The Story of Noah and the Flood Bible Study Guide

Noah set a righteous example for his entire generation

After the Flood 19th-Century Print
After the Flood, Illustration mid-19th century copy of Grand Catechisme des Familles (Christian Doctrine for Families).

Stefano Bianchetti / Getty Images

The story of Noah and the flood plays out in Genesis 6:1-11:32. Over the course of history, as the children of Adam populated the earth, humans continued to overstep the limits God had placed on them. Their increasing disobedience caused God to reassert his lordship by engineering a fresh start that would give the human race another opportunity at obedience.

The consequence of humankind's widespread corruption was a great flood that effectively ended all but a remnant of life on earth. God’s grace preserved the lives of eight people—Noah and his family. Then God made a covenant promise to never again destroy the earth by flood.

Question for Reflection

Noah was righteous and blameless, but he was not sinless (see Genesis 9:20-21). The Bible says Noah pleased God and found favor because he loved God and obeyed him with his whole heart. As a result, Noah set an example for his entire generation. Although everyone around him followed the evil in their hearts, Noah followed God. Does your life set an example, or are you negatively influenced by the people around you?

The Story of Noah and the Flood

God saw how great wickedness had become and decided to wipe humankind off the face of the earth. But one righteous man among all the people of that time, Noah, found favor in God's eyes.

With very specific instructions, God told Noah to build an ark for him and his family in preparation for a catastrophic flood that would destroy every living thing on earth. God also instructed Noah to bring into the ark two of all living creatures, both male and female, and seven pairs of all the clean animals, along with every kind of food to be stored for the animals and his family while on the ark. Noah obeyed everything God commanded him to do.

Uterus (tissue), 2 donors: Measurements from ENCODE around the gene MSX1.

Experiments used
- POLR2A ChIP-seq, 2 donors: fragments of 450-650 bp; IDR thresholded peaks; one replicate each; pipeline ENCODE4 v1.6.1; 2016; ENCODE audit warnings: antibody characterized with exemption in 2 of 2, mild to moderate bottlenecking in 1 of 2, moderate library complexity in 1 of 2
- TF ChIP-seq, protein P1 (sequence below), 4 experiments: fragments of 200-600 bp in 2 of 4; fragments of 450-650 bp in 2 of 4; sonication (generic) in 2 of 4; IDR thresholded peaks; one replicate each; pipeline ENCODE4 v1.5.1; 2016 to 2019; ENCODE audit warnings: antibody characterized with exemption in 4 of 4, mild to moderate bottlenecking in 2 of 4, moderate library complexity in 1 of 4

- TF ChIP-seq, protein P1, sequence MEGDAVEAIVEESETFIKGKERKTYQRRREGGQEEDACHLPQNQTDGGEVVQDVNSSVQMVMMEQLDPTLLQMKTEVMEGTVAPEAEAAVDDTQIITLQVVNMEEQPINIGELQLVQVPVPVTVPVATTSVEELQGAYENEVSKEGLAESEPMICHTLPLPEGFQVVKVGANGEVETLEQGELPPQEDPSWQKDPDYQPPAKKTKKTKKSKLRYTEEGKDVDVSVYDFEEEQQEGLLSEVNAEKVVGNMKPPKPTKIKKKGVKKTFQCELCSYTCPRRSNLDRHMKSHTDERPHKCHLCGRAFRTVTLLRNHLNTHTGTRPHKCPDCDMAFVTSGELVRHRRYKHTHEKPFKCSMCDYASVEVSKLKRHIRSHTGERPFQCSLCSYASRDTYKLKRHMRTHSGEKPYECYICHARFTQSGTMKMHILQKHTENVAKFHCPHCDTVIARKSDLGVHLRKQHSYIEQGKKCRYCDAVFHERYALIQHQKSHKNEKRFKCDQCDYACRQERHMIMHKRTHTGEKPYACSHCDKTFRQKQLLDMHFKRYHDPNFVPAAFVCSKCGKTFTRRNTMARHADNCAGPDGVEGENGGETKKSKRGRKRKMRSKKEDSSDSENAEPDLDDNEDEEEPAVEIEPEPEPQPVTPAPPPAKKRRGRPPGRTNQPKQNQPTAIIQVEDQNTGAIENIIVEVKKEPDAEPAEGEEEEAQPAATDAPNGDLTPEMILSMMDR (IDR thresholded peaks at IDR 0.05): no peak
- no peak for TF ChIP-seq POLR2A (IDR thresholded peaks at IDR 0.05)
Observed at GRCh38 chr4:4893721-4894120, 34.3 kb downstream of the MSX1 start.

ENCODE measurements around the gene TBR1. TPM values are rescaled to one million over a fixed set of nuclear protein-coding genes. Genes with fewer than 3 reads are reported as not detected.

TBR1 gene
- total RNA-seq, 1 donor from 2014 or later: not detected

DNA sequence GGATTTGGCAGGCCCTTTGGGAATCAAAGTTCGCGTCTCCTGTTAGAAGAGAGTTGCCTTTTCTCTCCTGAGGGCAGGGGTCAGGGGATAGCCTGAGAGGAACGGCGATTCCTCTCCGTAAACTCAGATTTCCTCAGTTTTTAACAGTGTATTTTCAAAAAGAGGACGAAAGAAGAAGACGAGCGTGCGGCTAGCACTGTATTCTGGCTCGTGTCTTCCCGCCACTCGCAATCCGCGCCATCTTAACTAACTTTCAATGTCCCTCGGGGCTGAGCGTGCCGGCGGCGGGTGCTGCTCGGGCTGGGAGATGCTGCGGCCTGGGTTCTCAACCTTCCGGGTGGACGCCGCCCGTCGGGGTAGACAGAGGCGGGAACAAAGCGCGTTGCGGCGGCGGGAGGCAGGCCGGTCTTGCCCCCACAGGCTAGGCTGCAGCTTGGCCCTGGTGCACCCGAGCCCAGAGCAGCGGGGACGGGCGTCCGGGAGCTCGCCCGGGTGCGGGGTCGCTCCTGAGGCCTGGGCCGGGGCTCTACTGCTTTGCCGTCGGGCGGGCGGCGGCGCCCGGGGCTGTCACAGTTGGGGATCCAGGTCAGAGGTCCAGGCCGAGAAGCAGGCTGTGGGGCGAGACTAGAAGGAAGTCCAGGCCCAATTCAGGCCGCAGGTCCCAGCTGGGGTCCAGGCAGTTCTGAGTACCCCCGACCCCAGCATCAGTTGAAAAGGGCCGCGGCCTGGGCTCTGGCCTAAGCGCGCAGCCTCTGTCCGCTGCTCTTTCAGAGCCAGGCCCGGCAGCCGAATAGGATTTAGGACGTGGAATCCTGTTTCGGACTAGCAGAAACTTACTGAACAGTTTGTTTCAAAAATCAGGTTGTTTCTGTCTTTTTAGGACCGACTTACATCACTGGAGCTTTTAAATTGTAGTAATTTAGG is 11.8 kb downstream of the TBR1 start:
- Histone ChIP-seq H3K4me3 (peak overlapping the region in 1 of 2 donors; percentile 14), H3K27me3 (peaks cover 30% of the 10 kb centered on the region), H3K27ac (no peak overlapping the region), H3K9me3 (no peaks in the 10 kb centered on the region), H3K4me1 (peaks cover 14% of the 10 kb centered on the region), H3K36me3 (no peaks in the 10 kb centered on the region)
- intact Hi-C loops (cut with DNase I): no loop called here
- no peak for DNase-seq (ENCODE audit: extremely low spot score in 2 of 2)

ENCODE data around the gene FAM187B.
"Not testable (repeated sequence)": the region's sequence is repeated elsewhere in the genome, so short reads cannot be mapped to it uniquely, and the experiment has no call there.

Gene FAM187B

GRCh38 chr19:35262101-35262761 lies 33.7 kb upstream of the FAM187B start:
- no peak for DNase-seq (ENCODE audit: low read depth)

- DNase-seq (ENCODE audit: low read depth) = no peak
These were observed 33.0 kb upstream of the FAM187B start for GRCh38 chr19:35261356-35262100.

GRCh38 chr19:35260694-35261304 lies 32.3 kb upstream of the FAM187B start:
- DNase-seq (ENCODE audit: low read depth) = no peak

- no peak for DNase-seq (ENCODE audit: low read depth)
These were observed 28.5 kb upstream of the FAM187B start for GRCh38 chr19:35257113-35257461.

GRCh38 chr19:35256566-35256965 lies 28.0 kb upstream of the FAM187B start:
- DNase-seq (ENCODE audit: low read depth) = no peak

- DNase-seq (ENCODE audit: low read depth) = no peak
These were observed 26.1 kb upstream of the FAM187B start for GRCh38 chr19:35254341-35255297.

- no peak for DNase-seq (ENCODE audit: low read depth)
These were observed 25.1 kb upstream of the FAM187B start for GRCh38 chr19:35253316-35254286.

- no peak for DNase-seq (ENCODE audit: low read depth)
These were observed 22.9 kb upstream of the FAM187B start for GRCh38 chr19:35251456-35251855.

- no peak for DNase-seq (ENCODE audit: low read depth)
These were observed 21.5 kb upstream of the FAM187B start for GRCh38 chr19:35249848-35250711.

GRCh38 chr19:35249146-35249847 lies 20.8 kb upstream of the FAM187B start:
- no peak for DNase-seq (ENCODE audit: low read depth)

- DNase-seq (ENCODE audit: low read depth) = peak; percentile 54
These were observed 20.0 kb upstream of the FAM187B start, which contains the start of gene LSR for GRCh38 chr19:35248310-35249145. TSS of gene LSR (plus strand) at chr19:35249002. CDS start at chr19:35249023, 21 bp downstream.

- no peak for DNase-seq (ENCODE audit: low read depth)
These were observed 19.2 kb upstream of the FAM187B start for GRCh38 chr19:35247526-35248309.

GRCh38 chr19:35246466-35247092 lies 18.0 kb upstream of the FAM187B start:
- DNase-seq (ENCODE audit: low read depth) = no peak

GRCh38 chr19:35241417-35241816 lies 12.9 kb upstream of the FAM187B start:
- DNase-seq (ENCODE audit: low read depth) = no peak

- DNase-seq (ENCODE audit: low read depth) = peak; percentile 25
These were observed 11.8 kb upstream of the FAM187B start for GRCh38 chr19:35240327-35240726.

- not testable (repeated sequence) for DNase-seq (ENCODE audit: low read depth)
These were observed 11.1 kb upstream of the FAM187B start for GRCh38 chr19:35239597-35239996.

After Noah and his family had entered the ark, rain fell for a period of forty days and nights. The waters flooded the earth for a hundred and fifty days, and every living thing was destroyed.

As the waters receded, the ark came to rest on the mountains of Ararat. Noah and his family continued to wait for almost eight more months while the surface of the earth dried out.

Finally, after an entire year, God invited Noah to come out of the ark. Immediately, Noah built an altar and offered burnt sacrifices with some of the clean animals to give thanks to God for deliverance. God was pleased with the offerings and promised never again to destroy all the living creatures as he had just done.

Noah's Sacrifice on Leaving the Ark
Noah's Sacrifice on Leaving the Ark (Photo by © Historical Picture Archive). Historical Picture Archive / Getty Images

Later God established a covenant with Noah: "Never again will there be a flood to destroy the earth." As a sign of this everlasting covenant, God set a rainbow in the sky.

Historical Context

Many ancient cultures around the world record a story of a great flood from which only one man and his family escaped by building a boat. The accounts closest to the biblical narrative originate in Mesopotamia from texts dating around BC 1600.